Over the past two years since Hurricane Katrina, I've seen waves ofhardworking volunteers from nonprofits, faith-based groups and collegecampuses descend on New Orleans, full of compassion and hope.

They arrive in the city's Ninth Ward to painstakingly gut houses one by one.Their jaws drop as they wander around afflicted zones, gazing at thetowering mounds of debris and uprooted infrastructure.

After weeks of grueling labor, they realize that they are running in place,toiling in a surreal vacuum.

Two full years after the hurricane, the Big Easy is barely limping along,unable to make truly meaningful reconstruction progress. The most importantissues concerning the city's long-term survival are still up in the air. Whyis no Herculean clean-up effort underway? Why hasn't President Bush named ahigh-profile czar such as Colin Powell or James Baker to oversee the ongoingdisaster? Where is the U.S. government's participation in the rebuilding?

And why are volunteers practically the only ones working to reconstructhomes in communities that may never again have sewage service, garbagecollection or electricity?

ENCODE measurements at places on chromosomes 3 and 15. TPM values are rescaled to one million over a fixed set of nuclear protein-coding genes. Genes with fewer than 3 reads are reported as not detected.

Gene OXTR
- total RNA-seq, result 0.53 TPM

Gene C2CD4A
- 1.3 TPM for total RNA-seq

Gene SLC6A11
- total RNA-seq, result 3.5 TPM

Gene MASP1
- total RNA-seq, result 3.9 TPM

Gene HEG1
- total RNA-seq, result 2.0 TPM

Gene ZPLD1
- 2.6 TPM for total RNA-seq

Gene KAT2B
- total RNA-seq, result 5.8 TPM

The Washington Post

For Mother Teresa, a Profound Darkness
The Associated Press
Saturday, August 25, 2007; 3:08 PM

-- Mother Teresa's hidden faith struggle, laid bare in a new book that showsshe felt alone and separated from God, is forcing a re-examination of one ofthe world's best known religious figures.

The depth of her doubts could be viewed by nonbelievers and skeptics as moreevidence of the emptiness of religious belief. But Roman Catholic scholarsand supporters of the woman who toiled in Calcutta's slums and calledherself "a pencil in God's hand" argue that her struggles make her moreaccessible and her work all the more remarkable.